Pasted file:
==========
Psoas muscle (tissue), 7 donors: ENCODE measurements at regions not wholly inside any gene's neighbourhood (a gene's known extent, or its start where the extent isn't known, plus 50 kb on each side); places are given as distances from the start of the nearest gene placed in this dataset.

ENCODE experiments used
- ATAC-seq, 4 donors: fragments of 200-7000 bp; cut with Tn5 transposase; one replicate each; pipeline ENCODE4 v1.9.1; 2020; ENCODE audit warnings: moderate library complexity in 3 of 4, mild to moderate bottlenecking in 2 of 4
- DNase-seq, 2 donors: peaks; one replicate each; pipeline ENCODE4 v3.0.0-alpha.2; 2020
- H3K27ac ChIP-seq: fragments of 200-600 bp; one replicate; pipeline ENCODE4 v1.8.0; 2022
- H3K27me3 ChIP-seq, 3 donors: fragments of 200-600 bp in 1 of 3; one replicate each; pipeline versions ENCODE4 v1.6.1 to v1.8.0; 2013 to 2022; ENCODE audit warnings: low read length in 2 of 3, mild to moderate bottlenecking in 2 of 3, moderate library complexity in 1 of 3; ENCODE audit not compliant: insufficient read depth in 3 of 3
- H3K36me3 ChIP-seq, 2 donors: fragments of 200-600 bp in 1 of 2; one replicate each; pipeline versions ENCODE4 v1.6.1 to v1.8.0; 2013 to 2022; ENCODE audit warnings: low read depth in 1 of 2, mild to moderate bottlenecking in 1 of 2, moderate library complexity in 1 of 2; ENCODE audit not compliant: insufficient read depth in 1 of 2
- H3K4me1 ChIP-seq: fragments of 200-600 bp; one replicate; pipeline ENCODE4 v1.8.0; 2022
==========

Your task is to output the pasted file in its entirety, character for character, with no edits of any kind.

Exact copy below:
Psoas muscle (tissue), 7 donors: ENCODE measurements at regions not wholly inside any gene's neighbourhood (a gene's known extent, or its start where the extent isn't known, plus 50 kb on each side); places are given as distances from the start of the nearest gene placed in this dataset.

ENCODE experiments used
- ATAC-seq, 4 donors: fragments of 200-7000 bp; cut with Tn5 transposase; one replicate each; pipeline ENCODE4 v1.9.1; 2020; ENCODE audit warnings: moderate library complexity in 3 of 4, mild to moderate bottlenecking in 2 of 4
- DNase-seq, 2 donors: peaks; one replicate each; pipeline ENCODE4 v3.0.0-alpha.2; 2020
- H3K27ac ChIP-seq: fragments of 200-600 bp; one replicate; pipeline ENCODE4 v1.8.0; 2022
- H3K27me3 ChIP-seq, 3 donors: fragments of 200-600 bp in 1 of 3; one replicate each; pipeline versions ENCODE4 v1.6.1 to v1.8.0; 2013 to 2022; ENCODE audit warnings: low read length in 2 of 3, mild to moderate bottlenecking in 2 of 3, moderate library complexity in 1 of 3; ENCODE audit not compliant: insufficient read depth in 3 of 3
- H3K36me3 ChIP-seq, 2 donors: fragments of 200-600 bp in 1 of 2; one replicate each; pipeline versions ENCODE4 v1.6.1 to v1.8.0; 2013 to 2022; ENCODE audit warnings: low read depth in 1 of 2, mild to moderate bottlenecking in 1 of 2, moderate library complexity in 1 of 2; ENCODE audit not compliant: insufficient read depth in 1 of 2
- H3K4me1 ChIP-seq: fragments of 200-600 bp; one replicate; pipeline ENCODE4 v1.8.0; 2022